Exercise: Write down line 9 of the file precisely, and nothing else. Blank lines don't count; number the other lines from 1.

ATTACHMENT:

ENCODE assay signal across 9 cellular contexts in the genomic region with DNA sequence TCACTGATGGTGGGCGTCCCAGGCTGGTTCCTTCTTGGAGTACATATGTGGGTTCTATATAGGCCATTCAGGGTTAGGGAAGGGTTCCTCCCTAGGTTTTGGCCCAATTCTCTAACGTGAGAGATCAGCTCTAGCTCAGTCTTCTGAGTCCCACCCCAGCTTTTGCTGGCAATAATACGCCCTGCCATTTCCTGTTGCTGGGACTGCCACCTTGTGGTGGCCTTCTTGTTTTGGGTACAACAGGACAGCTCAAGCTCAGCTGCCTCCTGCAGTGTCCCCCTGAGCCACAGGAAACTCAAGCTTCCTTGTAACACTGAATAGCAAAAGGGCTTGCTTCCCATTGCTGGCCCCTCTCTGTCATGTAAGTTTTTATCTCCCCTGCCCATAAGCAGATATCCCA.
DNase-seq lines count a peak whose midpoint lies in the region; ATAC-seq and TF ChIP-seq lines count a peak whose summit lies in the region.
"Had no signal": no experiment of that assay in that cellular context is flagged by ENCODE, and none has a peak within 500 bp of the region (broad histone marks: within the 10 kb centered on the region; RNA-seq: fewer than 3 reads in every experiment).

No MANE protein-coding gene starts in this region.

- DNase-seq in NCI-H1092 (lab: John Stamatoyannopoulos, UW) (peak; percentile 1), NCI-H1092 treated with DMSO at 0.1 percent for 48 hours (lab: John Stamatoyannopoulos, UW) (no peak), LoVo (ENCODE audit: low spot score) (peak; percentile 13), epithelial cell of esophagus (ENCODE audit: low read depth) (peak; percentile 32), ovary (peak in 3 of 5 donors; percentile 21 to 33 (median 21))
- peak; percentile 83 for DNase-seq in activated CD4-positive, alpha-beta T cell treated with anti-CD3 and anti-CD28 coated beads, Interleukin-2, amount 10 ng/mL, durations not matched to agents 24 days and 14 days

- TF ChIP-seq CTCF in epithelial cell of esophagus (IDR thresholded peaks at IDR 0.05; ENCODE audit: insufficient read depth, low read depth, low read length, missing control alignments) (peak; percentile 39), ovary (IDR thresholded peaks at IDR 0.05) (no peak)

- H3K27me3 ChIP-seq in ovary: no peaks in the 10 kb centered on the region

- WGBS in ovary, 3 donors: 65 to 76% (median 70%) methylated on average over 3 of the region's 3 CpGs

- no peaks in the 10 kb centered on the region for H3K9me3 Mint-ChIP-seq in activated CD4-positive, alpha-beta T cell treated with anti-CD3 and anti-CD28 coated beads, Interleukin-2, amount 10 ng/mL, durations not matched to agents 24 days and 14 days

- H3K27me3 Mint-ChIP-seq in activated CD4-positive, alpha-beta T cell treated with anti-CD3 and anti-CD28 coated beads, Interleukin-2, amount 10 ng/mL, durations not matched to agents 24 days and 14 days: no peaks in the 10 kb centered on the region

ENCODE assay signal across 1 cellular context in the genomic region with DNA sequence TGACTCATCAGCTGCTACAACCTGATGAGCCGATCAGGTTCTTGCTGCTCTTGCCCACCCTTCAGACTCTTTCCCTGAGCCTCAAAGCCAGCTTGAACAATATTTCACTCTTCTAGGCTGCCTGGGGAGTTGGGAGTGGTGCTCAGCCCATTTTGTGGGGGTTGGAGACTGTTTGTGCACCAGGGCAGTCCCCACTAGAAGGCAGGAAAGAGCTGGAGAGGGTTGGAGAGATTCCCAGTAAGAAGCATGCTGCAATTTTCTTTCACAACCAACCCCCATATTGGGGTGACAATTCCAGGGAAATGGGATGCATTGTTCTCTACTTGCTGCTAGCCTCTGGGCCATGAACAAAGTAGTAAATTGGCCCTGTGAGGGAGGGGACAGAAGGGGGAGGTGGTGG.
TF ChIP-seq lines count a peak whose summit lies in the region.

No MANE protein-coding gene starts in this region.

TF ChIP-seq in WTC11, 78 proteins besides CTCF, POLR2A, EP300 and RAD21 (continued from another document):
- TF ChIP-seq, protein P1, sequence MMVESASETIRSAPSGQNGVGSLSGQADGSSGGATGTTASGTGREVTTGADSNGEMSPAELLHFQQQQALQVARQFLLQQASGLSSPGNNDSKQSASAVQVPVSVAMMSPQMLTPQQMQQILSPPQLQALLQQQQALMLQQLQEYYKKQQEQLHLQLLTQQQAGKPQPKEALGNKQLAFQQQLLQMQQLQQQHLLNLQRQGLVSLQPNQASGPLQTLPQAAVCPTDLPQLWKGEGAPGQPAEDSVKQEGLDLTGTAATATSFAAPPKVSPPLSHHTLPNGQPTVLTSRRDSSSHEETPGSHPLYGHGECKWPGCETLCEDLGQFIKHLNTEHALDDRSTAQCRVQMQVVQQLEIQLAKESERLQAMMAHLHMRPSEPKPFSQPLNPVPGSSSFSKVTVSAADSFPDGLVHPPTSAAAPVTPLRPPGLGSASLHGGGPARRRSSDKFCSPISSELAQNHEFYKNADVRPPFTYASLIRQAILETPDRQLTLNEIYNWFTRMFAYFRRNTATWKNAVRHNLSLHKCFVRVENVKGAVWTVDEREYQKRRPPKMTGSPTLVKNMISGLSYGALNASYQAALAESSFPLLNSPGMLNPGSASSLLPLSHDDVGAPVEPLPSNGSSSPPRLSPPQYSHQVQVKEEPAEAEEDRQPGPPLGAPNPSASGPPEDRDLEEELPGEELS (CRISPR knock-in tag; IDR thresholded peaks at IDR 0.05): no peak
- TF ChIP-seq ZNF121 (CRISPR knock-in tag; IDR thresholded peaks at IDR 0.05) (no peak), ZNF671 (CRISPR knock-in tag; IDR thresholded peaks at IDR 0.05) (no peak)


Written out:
- WGBS in ovary, 3 donors: 65 to 76% (median 70%) methylated on average over 3 of the region's 3 CpGs